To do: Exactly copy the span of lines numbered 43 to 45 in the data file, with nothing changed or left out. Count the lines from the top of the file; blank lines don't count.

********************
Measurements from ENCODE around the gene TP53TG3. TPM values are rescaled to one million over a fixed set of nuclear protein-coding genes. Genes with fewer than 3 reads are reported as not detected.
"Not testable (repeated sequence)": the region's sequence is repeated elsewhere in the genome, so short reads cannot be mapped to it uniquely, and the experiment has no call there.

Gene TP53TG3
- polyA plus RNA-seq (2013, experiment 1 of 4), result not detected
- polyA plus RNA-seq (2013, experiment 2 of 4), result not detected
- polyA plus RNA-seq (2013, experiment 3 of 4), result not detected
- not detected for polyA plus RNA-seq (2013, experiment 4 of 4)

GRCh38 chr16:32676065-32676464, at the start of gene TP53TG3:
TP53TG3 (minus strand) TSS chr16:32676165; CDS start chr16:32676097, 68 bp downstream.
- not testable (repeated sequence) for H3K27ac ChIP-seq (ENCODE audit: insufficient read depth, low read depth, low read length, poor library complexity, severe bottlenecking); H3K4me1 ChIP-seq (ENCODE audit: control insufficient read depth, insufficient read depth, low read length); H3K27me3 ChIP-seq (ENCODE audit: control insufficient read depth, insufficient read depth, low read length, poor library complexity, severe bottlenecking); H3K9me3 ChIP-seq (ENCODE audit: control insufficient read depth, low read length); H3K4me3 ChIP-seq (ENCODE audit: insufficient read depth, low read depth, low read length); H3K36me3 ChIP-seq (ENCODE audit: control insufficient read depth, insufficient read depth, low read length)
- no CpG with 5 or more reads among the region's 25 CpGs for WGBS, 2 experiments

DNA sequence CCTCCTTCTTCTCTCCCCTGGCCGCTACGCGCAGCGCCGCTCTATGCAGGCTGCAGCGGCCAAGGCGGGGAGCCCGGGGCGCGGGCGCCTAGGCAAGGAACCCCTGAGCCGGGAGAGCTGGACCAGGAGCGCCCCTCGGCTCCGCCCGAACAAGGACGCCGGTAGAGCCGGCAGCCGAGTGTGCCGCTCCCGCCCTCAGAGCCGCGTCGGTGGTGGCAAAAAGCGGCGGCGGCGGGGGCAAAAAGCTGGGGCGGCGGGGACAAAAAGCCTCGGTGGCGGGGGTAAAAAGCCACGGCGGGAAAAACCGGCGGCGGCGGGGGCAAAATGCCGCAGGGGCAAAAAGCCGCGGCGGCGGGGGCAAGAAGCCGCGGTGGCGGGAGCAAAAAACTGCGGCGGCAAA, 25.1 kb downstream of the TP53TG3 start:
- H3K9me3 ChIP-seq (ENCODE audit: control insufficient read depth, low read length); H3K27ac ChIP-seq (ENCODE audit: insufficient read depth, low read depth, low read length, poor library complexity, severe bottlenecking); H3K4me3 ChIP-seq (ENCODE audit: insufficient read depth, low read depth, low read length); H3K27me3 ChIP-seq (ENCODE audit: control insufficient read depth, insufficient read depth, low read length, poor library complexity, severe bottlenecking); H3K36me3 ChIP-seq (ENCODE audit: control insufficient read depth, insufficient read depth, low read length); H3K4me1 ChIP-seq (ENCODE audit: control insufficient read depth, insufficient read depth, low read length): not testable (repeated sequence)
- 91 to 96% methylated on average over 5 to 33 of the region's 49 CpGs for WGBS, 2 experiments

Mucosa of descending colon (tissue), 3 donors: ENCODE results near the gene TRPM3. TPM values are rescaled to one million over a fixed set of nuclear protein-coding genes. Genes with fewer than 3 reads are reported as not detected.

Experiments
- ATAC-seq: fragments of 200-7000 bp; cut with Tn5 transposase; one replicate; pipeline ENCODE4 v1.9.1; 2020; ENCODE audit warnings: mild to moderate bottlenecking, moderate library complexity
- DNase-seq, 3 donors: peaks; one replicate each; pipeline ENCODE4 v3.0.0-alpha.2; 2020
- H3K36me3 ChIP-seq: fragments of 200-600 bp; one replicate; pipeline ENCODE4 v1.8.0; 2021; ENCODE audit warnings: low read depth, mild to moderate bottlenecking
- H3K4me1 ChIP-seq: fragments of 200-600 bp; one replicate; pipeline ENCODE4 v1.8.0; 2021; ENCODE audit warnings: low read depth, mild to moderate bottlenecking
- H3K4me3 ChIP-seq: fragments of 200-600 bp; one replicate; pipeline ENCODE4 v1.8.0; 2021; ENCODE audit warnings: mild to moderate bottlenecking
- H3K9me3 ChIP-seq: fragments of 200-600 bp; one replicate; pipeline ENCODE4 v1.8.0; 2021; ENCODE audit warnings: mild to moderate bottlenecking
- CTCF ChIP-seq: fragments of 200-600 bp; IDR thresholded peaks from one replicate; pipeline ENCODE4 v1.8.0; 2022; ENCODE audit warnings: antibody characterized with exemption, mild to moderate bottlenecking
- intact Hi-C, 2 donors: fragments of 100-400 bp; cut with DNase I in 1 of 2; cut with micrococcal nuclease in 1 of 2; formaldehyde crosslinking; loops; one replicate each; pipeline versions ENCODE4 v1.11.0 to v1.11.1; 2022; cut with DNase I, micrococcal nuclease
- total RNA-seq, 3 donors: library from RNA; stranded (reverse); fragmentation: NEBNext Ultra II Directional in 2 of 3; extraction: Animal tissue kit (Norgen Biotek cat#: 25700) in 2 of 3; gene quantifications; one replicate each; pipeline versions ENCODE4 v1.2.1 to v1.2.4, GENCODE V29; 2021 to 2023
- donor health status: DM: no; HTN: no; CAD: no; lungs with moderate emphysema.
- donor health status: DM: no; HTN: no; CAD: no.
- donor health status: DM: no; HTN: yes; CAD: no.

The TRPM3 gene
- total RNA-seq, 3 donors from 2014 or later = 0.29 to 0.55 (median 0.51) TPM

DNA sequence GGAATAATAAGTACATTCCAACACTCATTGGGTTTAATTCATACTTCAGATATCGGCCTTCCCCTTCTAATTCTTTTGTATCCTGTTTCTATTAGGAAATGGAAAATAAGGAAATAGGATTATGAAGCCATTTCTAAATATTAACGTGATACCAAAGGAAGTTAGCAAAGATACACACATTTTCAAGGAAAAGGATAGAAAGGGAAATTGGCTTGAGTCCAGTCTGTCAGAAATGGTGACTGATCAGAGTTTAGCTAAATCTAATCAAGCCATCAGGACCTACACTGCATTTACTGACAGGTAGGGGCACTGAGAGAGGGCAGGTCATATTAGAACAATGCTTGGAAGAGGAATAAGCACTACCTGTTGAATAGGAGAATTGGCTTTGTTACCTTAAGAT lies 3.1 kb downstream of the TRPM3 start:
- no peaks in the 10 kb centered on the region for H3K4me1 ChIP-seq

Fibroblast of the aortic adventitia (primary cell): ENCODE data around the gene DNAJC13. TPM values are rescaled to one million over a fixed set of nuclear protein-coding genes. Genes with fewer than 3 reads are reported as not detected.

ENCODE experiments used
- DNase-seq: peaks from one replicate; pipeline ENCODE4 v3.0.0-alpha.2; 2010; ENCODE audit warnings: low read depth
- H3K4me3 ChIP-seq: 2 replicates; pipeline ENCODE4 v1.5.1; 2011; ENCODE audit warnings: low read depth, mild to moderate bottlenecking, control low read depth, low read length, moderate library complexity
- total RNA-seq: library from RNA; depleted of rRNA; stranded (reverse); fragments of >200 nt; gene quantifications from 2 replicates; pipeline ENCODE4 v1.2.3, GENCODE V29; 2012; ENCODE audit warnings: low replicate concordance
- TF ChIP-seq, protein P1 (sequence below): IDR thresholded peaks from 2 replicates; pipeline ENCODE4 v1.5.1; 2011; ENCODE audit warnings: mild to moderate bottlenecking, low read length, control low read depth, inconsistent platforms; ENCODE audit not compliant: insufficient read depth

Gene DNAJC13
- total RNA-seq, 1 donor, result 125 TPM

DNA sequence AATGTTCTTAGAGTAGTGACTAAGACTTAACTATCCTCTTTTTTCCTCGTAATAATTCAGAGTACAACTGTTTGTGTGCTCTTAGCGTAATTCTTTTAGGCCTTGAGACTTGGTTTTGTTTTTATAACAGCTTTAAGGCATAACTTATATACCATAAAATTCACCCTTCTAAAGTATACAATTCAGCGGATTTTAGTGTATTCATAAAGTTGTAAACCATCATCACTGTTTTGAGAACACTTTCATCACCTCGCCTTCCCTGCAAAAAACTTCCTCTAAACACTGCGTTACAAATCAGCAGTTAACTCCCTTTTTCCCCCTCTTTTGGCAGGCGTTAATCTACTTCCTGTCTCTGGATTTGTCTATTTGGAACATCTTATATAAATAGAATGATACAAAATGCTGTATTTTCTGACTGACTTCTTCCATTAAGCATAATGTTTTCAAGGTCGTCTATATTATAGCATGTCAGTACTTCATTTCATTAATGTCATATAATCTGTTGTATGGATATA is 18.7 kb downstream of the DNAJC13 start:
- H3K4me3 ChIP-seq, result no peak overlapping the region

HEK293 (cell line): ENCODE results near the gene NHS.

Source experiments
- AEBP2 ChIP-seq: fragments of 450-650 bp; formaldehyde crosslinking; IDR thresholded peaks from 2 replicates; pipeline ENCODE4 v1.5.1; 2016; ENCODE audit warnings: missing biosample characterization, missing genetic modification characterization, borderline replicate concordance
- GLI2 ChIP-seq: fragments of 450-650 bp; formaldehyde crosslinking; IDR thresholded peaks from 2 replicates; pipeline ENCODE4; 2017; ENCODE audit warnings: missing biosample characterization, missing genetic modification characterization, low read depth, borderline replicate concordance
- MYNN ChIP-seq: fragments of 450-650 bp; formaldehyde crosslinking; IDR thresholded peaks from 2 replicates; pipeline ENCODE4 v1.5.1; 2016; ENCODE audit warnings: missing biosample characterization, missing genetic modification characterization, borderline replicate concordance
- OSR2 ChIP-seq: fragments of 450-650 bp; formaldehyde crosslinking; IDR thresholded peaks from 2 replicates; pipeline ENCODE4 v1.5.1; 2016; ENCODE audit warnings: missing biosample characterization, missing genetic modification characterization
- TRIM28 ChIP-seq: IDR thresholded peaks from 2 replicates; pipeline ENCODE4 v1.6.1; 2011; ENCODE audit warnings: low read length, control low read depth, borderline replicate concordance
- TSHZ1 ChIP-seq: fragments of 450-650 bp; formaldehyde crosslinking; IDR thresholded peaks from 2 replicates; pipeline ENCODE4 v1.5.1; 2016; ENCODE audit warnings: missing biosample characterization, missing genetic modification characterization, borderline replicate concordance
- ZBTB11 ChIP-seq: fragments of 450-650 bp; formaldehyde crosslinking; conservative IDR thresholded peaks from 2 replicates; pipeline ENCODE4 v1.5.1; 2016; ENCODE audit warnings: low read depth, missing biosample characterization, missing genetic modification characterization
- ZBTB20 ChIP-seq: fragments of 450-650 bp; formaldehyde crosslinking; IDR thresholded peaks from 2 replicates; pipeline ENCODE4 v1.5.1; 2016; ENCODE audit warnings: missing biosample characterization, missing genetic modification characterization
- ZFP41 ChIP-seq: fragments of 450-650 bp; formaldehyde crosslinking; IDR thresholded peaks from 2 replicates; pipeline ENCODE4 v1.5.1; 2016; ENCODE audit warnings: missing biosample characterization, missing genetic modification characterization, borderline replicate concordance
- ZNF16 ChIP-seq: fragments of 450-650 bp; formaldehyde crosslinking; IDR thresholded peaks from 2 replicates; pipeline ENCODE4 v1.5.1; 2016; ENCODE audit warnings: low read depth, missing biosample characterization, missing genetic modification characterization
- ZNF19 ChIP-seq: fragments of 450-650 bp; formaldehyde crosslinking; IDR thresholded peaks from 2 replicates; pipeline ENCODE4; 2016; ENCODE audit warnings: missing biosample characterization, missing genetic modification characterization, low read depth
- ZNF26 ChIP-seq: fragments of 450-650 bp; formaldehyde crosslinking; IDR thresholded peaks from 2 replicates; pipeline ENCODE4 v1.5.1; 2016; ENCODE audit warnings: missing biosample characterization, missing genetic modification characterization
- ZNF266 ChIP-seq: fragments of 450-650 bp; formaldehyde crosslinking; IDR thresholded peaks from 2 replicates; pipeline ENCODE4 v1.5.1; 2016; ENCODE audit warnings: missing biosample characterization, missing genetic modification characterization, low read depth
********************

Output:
HEK293 (cell line): ENCODE results near the gene NHS.

Source experiments
- AEBP2 ChIP-seq: fragments of 450-650 bp; formaldehyde crosslinking; IDR thresholded peaks from 2 replicates; pipeline ENCODE4 v1.5.1; 2016; ENCODE audit warnings: missing biosample characterization, missing genetic modification characterization, borderline replicate concordance